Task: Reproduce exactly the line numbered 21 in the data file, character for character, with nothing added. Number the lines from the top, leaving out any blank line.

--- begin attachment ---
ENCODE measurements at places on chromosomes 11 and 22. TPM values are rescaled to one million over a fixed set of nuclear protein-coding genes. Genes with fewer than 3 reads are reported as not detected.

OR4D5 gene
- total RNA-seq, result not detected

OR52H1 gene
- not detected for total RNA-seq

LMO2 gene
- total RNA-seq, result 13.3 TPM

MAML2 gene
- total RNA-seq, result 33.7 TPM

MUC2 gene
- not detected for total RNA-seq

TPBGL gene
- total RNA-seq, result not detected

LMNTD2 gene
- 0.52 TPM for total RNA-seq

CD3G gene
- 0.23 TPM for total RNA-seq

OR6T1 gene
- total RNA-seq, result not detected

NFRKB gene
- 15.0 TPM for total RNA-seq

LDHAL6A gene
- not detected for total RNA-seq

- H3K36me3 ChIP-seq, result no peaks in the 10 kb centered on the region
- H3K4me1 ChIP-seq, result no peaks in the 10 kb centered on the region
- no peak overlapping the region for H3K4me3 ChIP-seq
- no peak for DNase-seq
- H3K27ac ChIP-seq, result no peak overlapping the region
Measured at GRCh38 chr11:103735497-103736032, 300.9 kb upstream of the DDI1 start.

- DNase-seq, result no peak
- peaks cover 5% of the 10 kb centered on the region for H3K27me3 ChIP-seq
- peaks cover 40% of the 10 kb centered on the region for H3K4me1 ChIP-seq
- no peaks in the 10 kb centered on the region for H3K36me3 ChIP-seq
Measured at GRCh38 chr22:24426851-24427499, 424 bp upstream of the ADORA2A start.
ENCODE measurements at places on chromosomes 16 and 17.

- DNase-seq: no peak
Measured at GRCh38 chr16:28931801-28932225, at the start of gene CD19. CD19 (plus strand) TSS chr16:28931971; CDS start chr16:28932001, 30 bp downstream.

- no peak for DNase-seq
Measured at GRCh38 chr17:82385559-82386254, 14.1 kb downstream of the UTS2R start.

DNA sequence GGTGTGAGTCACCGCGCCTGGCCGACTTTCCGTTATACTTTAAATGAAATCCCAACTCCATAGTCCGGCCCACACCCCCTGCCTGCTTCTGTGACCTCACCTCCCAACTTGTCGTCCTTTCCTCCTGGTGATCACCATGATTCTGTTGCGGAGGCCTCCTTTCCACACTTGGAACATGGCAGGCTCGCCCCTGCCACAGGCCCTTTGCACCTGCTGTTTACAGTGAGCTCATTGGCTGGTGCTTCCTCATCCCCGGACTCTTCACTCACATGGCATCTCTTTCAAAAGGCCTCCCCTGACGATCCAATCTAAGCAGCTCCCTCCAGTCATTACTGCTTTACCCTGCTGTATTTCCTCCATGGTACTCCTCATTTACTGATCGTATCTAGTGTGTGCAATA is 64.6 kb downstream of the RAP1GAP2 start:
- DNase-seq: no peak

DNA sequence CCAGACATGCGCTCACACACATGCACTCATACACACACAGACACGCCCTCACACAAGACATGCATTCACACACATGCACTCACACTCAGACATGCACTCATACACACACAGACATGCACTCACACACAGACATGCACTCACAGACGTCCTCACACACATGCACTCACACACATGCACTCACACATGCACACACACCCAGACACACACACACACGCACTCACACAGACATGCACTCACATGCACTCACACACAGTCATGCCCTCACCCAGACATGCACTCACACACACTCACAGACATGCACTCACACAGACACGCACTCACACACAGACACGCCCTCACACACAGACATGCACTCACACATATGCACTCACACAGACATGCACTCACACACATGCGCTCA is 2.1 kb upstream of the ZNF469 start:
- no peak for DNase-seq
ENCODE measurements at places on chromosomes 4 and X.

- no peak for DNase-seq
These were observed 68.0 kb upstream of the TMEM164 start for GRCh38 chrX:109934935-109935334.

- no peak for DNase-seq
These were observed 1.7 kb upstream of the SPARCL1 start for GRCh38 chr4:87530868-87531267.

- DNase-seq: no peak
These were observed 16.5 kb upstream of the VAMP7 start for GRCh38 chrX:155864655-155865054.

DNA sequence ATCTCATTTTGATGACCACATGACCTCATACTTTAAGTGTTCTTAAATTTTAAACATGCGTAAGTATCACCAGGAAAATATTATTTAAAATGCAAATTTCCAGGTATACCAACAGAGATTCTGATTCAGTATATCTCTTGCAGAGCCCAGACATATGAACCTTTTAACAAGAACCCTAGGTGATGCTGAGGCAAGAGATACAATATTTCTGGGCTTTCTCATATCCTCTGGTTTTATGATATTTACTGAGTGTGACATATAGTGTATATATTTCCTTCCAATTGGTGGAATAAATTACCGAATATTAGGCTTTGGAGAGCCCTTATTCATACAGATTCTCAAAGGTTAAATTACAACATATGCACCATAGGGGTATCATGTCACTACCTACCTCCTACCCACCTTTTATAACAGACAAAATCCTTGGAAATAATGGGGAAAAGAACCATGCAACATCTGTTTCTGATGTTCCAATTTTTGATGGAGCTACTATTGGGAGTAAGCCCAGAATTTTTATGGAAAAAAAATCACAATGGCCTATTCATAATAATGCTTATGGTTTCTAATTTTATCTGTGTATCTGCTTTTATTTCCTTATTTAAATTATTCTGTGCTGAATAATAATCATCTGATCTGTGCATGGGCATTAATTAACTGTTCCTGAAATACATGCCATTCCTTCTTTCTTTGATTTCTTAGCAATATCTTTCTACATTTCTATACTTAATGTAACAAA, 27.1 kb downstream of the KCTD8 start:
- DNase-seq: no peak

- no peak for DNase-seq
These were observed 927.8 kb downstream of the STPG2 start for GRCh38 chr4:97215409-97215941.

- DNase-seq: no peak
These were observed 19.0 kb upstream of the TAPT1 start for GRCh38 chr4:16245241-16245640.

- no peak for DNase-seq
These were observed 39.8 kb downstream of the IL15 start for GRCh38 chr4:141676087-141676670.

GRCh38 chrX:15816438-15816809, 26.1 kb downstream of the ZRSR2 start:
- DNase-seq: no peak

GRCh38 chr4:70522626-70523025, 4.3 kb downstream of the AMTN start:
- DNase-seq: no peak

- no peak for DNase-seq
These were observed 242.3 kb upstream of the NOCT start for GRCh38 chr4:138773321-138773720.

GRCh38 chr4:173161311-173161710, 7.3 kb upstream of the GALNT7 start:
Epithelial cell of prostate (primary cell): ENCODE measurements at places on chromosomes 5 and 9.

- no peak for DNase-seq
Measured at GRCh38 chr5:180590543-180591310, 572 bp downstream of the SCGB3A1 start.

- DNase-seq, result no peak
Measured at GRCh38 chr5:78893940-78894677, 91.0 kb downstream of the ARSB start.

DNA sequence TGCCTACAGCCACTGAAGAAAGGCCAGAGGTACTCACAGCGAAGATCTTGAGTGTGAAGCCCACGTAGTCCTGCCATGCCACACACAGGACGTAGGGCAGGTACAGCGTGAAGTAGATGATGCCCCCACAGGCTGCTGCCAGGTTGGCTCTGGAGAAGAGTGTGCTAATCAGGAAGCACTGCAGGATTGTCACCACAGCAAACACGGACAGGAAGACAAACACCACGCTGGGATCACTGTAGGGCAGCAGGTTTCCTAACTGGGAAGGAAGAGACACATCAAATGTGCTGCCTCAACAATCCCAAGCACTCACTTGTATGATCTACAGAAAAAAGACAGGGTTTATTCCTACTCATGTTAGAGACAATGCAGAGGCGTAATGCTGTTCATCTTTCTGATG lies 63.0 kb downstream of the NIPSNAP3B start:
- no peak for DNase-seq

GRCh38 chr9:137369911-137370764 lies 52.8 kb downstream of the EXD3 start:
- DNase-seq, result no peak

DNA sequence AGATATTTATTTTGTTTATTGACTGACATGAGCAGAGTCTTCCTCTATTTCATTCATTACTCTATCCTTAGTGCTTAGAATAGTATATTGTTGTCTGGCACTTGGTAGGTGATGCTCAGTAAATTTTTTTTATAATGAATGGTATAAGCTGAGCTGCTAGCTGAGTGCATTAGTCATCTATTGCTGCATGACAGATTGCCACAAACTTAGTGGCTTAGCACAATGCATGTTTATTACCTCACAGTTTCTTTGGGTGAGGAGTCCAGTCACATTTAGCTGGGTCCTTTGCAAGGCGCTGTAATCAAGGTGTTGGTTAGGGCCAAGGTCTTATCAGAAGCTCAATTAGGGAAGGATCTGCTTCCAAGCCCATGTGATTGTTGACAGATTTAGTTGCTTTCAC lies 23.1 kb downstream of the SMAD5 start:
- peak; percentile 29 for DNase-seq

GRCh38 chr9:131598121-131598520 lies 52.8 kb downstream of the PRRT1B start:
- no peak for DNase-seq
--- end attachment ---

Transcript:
- 15.0 TPM for total RNA-seq